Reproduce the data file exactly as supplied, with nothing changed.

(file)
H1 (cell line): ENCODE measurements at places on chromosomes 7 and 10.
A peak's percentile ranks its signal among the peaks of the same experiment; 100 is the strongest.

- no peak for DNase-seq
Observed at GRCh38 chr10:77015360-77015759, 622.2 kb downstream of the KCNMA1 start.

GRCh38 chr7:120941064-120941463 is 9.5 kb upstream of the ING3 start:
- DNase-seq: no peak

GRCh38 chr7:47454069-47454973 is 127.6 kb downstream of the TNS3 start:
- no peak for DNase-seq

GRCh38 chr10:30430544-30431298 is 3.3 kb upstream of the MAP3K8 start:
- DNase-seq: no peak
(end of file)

H1 (cell line): ENCODE measurements at places on chromosomes 7 and 10.
A peak's percentile ranks its signal among the peaks of the same experiment; 100 is the strongest.

- no peak for DNase-seq
Observed at GRCh38 chr10:77015360-77015759, 622.2 kb downstream of the KCNMA1 start.

GRCh38 chr7:120941064-120941463 is 9.5 kb upstream of the ING3 start:
- DNase-seq: no peak

GRCh38 chr7:47454069-47454973 is 127.6 kb downstream of the TNS3 start:
- no peak for DNase-seq

GRCh38 chr10:30430544-30431298 is 3.3 kb upstream of the MAP3K8 start:
- DNase-seq: no peak